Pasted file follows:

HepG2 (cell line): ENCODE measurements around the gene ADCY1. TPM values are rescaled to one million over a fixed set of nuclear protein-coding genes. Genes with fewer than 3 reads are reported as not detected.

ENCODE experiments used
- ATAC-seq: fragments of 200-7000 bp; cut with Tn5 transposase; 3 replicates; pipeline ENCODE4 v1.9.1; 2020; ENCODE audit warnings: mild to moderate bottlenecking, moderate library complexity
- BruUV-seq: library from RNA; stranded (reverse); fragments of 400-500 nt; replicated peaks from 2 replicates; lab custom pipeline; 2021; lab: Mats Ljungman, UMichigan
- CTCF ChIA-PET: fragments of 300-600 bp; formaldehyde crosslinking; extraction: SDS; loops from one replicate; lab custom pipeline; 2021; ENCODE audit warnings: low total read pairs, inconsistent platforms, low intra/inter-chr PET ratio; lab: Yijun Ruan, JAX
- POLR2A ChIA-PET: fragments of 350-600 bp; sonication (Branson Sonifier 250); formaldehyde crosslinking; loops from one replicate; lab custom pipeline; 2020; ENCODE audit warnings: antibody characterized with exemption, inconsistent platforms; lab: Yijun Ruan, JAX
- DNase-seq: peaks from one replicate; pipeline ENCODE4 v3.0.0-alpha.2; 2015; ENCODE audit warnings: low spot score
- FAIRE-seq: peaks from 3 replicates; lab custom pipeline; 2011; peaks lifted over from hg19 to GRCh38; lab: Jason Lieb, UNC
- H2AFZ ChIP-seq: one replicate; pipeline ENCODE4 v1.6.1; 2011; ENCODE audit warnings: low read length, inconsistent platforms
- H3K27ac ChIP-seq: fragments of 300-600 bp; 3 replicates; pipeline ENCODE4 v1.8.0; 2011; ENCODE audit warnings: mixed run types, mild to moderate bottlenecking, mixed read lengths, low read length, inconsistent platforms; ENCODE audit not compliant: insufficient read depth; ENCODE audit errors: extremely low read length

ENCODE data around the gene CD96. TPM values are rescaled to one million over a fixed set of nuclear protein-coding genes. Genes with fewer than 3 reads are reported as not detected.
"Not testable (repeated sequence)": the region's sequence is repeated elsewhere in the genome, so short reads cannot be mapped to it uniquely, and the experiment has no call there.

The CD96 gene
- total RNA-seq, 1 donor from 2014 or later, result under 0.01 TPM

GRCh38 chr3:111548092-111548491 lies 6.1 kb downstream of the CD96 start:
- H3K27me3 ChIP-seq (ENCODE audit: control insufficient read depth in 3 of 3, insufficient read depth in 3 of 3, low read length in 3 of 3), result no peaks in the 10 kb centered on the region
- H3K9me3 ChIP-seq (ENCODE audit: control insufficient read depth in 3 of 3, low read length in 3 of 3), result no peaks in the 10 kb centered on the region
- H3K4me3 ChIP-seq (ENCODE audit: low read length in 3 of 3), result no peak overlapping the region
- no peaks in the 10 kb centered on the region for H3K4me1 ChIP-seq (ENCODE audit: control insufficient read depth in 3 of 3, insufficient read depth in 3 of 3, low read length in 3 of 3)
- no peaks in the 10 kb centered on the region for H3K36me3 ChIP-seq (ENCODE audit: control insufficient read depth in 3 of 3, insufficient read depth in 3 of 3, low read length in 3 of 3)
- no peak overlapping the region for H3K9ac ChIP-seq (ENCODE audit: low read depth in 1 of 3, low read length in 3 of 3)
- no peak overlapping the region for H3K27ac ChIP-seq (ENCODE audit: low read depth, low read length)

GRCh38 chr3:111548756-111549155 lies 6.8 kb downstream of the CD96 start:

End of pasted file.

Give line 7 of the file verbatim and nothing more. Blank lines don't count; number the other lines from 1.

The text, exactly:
- DNase-seq: peaks from one replicate; pipeline ENCODE4 v3.0.0-alpha.2; 2015; ENCODE audit warnings: low spot score